Dairy Cow

The amino acids contained in dietary proteins are essential nutrients.  Without them, humans and animals don’t last long.  While required for life, it’s also important to have balanced diets that supply all of the necessary nutrients, including essential fatty acids, minerals, vitamins, and others, in the right proportions.  Indeed, overfeeding of nutrients is also a serious problem.

I’ve written before on the dangers of overfeeding protein in animal diets.  The main problems can be summarized as follows:

  • Excess amino acids cannot be stored and must be excreted by the animal. This comes with a cost, mainly lost energy.  This lost energy cannot be used for growth.
  • Excess protein is fermented in the hindgut, and this favors the growth of pathogenic bacteria that can cause disease outbreaks.
  • Excess protein often results in increased water consumption.

I also added in my previous post that protein is expensive.  On a per unit basis, protein is the most expensive component of nearly any diet formulation.  Below, I will discuss why there are many reasons to get the amount of protein (and really, individual amino acids) in the diet right.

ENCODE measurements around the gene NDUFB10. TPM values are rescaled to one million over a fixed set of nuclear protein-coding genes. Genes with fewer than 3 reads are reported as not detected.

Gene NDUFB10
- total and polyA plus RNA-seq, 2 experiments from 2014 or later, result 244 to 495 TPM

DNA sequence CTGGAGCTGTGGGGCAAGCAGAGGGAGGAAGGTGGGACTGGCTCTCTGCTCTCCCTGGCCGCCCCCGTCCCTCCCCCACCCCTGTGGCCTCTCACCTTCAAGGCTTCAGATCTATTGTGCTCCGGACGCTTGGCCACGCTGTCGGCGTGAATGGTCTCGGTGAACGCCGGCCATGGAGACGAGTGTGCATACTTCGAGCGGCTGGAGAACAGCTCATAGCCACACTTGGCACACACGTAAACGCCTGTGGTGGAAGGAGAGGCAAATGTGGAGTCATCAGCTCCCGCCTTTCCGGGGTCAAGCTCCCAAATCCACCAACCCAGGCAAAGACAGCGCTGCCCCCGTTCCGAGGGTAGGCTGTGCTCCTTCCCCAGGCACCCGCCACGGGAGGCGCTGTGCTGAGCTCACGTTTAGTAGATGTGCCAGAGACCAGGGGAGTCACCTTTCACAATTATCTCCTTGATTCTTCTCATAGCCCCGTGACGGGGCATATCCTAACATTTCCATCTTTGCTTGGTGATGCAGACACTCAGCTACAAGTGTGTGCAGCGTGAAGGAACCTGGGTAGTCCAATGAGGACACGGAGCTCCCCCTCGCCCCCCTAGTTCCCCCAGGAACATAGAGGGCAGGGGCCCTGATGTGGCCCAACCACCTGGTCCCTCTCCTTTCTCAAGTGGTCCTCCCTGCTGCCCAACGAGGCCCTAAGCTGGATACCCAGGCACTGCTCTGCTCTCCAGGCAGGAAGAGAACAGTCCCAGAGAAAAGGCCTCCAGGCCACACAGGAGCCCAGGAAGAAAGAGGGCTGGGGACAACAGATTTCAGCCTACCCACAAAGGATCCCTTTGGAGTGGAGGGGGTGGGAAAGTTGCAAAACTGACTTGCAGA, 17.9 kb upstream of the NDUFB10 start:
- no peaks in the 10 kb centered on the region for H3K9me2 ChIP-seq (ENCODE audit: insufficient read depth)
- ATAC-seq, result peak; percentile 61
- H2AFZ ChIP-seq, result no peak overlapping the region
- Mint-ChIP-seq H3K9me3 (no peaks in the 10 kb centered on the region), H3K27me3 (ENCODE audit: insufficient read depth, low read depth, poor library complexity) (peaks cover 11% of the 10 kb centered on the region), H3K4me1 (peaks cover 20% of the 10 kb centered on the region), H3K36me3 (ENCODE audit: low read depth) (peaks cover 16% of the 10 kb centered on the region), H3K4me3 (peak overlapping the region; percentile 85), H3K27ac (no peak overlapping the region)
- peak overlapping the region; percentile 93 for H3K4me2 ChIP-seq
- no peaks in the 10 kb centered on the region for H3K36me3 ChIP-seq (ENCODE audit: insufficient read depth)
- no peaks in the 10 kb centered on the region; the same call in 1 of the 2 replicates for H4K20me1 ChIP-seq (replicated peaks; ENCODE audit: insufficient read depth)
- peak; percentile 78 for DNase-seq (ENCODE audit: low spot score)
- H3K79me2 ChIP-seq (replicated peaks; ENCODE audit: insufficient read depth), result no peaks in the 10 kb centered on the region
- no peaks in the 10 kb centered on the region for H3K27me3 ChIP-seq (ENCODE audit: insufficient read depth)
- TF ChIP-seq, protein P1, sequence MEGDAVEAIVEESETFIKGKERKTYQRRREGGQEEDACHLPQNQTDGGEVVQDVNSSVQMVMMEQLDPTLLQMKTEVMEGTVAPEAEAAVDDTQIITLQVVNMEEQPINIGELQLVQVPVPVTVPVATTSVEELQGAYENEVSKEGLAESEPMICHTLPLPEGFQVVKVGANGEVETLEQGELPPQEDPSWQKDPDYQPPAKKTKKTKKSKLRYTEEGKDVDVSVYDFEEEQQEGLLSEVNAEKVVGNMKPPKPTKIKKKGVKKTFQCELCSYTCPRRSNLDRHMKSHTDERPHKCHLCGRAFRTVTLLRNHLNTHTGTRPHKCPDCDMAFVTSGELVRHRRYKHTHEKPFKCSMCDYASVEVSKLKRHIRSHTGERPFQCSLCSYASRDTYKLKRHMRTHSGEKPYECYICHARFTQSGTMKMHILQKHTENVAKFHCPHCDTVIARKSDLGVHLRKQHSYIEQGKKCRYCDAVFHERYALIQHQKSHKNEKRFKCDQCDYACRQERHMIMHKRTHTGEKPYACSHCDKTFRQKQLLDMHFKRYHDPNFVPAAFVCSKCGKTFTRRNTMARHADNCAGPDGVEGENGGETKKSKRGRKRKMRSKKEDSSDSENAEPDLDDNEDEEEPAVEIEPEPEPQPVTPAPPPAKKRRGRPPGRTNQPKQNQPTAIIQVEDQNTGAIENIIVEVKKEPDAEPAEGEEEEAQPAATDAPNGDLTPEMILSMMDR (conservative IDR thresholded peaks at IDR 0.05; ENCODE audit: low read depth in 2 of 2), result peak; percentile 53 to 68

This article from Feed Strategy discusses the negative effects of providing too much protein in dairy cows.  According to data from the USDA, dairy cows fed protein beyond the requirement exhibited the following:

  • Increased heat production (heat production is lost energy)
  • Also, fewer nutrients ended up in the milk

Furthermore, research from University of Wisconsin found that there were essentially no milk performance differences in late-lactation diets when either 17% or 12% protein diets were fed.  Cows fed at either protein level did not display differences in milk production, milk fat concentration, and milk protein concentration and yield.  It should be noted that this was a relatively short study time (2 weeks).  However, doing everything you can to minimize protein inclusion rates, especially when performance did not suffer over a defined period of time, should be explored.

Using better quality ingredients can help you achieve the best of both worlds – reducing protein intake while supplying the necessary amino acids.  It all comes down to digestibility – the amount of protein available for productive purposes.  Higher digestibility ingredients, like high-shear dry extruded ExPress® soy meal, have been shown to enhance efficiency when used in dairy formulations.  In addition, this ingredient contains highly-digestible rumen by-pass protein, which supports milk production.

We can help you estimate if you’re overfeeding protein and discuss what can be done about it.  Please contact our nutrition team with any questions.

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